Through Glass Darkly: Episode Two: Volume 2
Today’s Free Kindle eBook: Through Glass Darkly: Episode Two: Volume 2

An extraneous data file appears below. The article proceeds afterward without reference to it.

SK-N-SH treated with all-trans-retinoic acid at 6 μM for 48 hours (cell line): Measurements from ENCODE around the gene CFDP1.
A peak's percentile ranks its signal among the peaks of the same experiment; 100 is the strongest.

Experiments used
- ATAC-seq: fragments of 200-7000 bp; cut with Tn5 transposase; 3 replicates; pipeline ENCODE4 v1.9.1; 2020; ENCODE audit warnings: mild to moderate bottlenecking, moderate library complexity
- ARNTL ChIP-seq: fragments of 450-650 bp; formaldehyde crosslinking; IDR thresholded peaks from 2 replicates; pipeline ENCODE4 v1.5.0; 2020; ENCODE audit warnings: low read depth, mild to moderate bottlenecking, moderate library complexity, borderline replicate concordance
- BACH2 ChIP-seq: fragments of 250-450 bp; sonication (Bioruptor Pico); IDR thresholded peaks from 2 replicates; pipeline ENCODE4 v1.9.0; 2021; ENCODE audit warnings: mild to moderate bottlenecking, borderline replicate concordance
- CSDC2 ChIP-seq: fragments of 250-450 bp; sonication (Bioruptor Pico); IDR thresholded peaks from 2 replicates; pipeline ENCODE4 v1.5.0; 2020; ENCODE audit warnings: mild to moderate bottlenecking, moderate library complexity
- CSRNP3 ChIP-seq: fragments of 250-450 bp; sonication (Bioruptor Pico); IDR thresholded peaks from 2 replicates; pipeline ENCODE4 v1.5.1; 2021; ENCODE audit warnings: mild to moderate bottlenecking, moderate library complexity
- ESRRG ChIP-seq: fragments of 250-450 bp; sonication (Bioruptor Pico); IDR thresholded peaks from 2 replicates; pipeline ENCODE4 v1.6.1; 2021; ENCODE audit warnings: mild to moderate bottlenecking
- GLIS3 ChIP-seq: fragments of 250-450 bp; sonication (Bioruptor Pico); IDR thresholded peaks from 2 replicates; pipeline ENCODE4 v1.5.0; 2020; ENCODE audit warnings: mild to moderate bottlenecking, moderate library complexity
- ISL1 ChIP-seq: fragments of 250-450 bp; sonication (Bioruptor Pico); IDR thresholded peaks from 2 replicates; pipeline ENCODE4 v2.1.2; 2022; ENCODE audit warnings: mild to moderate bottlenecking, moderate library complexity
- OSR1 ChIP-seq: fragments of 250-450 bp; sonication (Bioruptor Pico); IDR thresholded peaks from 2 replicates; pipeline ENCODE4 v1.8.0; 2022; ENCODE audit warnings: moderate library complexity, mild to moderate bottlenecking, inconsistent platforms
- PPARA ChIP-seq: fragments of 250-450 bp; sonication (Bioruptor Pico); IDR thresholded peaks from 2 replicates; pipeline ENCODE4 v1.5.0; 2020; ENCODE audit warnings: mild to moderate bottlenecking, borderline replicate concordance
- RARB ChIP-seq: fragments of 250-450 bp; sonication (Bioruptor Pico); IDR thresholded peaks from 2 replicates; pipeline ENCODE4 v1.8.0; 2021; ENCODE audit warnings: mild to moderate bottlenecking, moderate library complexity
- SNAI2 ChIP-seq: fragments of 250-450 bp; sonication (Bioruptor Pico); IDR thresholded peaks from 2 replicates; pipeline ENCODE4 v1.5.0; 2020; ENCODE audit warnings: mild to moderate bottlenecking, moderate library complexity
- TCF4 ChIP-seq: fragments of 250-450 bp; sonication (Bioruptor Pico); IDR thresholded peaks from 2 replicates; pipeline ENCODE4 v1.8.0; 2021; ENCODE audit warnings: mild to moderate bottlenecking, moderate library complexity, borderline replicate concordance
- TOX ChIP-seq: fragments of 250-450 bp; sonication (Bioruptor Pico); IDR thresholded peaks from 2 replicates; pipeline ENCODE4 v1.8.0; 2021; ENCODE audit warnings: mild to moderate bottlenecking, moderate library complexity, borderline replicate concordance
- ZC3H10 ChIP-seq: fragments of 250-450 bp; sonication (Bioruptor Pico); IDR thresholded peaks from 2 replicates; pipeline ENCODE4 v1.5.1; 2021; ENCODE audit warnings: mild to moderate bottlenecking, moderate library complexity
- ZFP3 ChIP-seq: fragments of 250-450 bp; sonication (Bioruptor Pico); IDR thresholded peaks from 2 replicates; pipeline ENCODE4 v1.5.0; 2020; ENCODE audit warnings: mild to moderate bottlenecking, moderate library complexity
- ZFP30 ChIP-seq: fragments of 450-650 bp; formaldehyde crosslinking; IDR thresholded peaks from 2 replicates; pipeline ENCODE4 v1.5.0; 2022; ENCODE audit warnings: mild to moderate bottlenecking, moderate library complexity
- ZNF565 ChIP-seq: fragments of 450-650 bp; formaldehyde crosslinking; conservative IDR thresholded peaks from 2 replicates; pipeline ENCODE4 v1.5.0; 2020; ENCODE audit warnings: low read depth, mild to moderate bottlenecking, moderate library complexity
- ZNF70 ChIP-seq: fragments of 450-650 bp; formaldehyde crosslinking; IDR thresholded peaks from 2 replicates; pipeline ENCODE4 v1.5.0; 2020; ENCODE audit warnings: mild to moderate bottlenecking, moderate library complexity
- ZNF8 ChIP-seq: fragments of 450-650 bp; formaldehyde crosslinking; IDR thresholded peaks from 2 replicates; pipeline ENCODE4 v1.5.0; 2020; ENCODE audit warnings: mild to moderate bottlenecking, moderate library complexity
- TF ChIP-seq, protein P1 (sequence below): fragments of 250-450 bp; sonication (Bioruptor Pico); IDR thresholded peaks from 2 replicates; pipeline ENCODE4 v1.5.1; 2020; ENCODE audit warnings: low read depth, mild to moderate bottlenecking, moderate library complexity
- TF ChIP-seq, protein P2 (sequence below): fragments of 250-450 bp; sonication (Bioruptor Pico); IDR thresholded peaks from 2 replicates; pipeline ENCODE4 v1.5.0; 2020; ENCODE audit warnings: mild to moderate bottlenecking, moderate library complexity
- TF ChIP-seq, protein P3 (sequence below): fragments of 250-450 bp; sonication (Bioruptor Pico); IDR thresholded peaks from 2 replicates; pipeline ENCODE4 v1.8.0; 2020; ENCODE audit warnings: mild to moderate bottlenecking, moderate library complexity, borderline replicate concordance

‘A monster with a perfect disguise Stalks the city streets, preying upon the weak and vulnerable, defiling even those already dead. A savage predator in a world which cannot even see what is attacking it. Can the people of this city trust the strangers who brought this creature to their world enough to accept their help before it’s too late? Or will the creature’s confidence and power be allowed to grow.In the crucible of despair strange alliances are being forged to find and kill the monster preying upon the city. Alliances that may also help resurrect the ruined airship that hangs almost lifeless above the city streets.’The second episode in the Glass Darkly series by Peter Knyte, a vintage style action and suspense story set against the backdrop of a 1930s America that never happened.Frequently asked questions – answered by the author.Question: Where did the inspiration for the Glass Darkly series come from?Answer: For the main-part the inspiration came from two sources: My lifelong love of great science fiction, and the well-established steam-punk scene which has really started to flourish in the UK and other countries over the past few years.Question: What about other authors, your website mentions that you’ve enjoyed reading Jules Verne, H.G. Wells and numerous other writers of classic fiction, but are there any more recent authors you consider to be an influence on your writing?Answer: Mark Hodder is one of my current favourites, his Burton and Swinburne books are pure genius, crazy genius most of the time, but fantastic with it. Jim Butcher is another great outside the box author.Question: Both your Glass Darkly and your Flames of Time stories are set in the 1930s, is there something about this period that you find particularly interesting and will we continue to see your stories in this period?Answer: I’d like to say there’s some great and convoluted reason for setting my stories in the 1930s, but in actuality I set my Flames of Time series in the 30s because of a simple plot device relating to when the narrator is telling the story. Once I’d decided on the time period and started doing my research I realised there was so much about those inter-war years that seemed so similar to how we live today, while there were obviously other aspects which are almost un-recognisable. It’s this blend of the familiar and alien that I thought would make a great setting for the low-fantasy type of stories that I like to tell.
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